Toyota 2000 GT; photo courtesy of Wikipedia.org user “Gnsin.” Click image to enlarge
By Bill Vance
Toyota 2000 GT
In the 1960s, the Japanese were not known for sports and GT cars. The British still pretty well dominated the affordable sports car market with MGs, Triumphs and Austin Healeys, while the Germans and Italians were looked to for more exotic GT cars.
The Japanese, after a postwar period of building mostly copies of English and French economy sedans, gradually began producing their own sturdy if uninspired models. A few sports cars like the Datsun 1500 Fairlady and 1600 roadsters and the tiny Honda S600 and S800, were early Japanese sports car ventures. But the real bread and butter of the Japanese industry was still family cars.
It was somewhat of a revelation then, when Toyota, Japan’s largest and most conservative manufacturer, unveiled the 2000GT model at the Tokyo Motor Show in the fall of 1965. It was a car so different from their normal fare that it surprised and startled the Japanese industry and the rest of the world.
Toyota 2000 GT; photo courtesy Matthew Brown. Click image to enlarge
From the land of stubby sedans the Toyota 2000GT was a sensation in styling and engineering. It was technologically advanced and the sensuously curvaceous two-seater coupe stood a svelte 1,161 mm (45.7 in.) high (a Porsche 911S was 1,321 mm; 51 in.), 4,176 mm (164.4 in) long with a 2,329 mm (91.7 in.) wheelbase. Its lines were said to have been penned by Count Albrecht Goertz of Germany who styled the 1950s BMW 503 and 507. They were distinctive enough, however, to give the 2000GT a character of its own, with just a hint of the Jaguar E-Type about it.
Compound curves adorned every panel and window and its sleekness was aided by pop-up headlamps. These were augmented by a set of driving lights behind huge bumper-level, transparent and highly vulnerable covers that flanked the grille. It presented an unusual if not entirely attractive frontal appearance. Inside was a beautiful rosewood instrument panel with full instrumentation and a signal seeking radio.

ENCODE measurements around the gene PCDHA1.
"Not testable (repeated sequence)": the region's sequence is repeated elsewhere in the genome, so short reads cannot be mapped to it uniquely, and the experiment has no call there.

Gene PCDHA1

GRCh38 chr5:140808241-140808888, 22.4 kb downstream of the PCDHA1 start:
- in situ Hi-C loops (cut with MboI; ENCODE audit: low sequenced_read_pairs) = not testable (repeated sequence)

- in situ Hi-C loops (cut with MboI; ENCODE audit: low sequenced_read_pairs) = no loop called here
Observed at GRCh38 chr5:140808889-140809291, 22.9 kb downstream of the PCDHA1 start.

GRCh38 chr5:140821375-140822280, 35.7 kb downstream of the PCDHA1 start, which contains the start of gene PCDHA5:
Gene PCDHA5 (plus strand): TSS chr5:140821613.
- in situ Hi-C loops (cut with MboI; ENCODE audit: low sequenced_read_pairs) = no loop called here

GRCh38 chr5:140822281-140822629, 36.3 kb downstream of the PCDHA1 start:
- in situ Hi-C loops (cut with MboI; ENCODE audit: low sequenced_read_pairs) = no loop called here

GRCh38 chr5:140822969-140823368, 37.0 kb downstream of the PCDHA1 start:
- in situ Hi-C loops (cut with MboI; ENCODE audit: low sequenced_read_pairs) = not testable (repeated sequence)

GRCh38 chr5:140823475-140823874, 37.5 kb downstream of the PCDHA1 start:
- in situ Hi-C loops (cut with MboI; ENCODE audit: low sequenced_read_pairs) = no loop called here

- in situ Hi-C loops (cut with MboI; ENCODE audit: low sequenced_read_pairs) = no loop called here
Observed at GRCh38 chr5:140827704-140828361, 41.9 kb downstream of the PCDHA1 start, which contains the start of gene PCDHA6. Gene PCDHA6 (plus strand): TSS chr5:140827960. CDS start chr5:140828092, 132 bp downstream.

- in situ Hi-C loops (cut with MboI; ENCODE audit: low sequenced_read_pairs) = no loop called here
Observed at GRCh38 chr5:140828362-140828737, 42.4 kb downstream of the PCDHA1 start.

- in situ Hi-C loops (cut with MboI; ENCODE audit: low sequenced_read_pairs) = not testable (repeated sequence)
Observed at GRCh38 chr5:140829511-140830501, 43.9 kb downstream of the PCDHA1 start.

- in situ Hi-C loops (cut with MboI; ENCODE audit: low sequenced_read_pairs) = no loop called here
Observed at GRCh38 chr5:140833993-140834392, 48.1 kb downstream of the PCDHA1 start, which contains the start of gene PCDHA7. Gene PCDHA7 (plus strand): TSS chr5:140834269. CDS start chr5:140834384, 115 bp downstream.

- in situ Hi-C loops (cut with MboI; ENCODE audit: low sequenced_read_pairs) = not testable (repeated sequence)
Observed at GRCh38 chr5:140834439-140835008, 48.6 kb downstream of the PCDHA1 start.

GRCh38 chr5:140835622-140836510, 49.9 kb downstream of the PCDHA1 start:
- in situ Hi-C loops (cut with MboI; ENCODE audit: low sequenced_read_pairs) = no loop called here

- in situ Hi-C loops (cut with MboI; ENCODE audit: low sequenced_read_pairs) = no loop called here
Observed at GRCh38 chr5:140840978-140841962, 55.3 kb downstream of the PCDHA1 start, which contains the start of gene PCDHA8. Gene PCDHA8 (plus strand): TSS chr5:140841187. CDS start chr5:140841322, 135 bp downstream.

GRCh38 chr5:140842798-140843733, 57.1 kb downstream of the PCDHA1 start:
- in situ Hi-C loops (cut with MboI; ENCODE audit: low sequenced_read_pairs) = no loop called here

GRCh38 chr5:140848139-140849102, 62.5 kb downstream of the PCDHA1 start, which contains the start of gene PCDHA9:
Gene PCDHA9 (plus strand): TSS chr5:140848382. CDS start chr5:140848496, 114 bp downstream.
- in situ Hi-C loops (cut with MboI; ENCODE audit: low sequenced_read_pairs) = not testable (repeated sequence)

If there was a hint of the E-type Jaguar on the outside, there was more than a trace of the British Lotus Elan underneath in its “backbone” type steel frame, evidence that the Japanese were not shy about borrowing ideas.
Toyota 2000 GT. Click image to enlarge
The suspension was independent all around with conventional A-arms and low-mounted coil springs at the front, and A-arms at the rear with the coils mounted atop the upper control arms. Steering was rack and pinion, and the four-wheel disc brakes were the first in the Japanese industry.
The 2.0-litre double overhead cam inline, seven-main-bearing six produced 150 horsepower at a high 6,600 r.p.m., or 75 horsepower per litre, an outstanding figure for a production car at that time. It had three side-draft carburetors, its block, crankshaft and rods came from the Toyota Crown sedan engine and it had a “square” 75 X 75 mm (2.95 X 2.95 in.) bore and stroke. The engine’s development was contracted out to Yamaha, famous for motorcycles and pianos. Power went to the rear wheels through a five-speed, all-synchromesh transmission.
Although first shown in 1965, GTs didn’t go on sale until the spring of 1967. It was such a specialized product for Toyota that it again turned to Yamaha to have it built.
Toyota 2000 GT. Click image to enlarge
Because they were all planned as right-hand-drive models, Toyota apparently didn’t intend to export them to Canada, the United States or most other countries. A few did make it to North America, however, and Road & Track (6/’67) tested the first production model to land in the U.S.
They were impressed with the “high level of mechanical refinement, and excellent handling and braking.” Its 150 horsepower sprinted the 1,125 kg (2,480 lb) coupe to 96 km/h (60 mph) in 10.0 seconds, and to 206 km/h (128 mph), very good performance for a two litre car.
2000GT production was never high, nor was it probably intended to be, and it’s doubtful Toyota made any money on it. It seems to have been almost a concept car, a limited production publicity vehicle to demonstrate that the Japanese auto industry was coming of age, reaching the stage where it could build a world class GT car.
Production lasted only until 1970, with a total of approximately 350 built, of which some 50 came to North America. Only two convertibles were made, lovely white ones, with the usual gadgetry for the James Bond movie, You Only Live Twice.
In producing the 2000GT, Toyota achieved its purpose and demonstrated that Japan was on the rise in the auto industry. The 2000GT is now a highly prized collectible.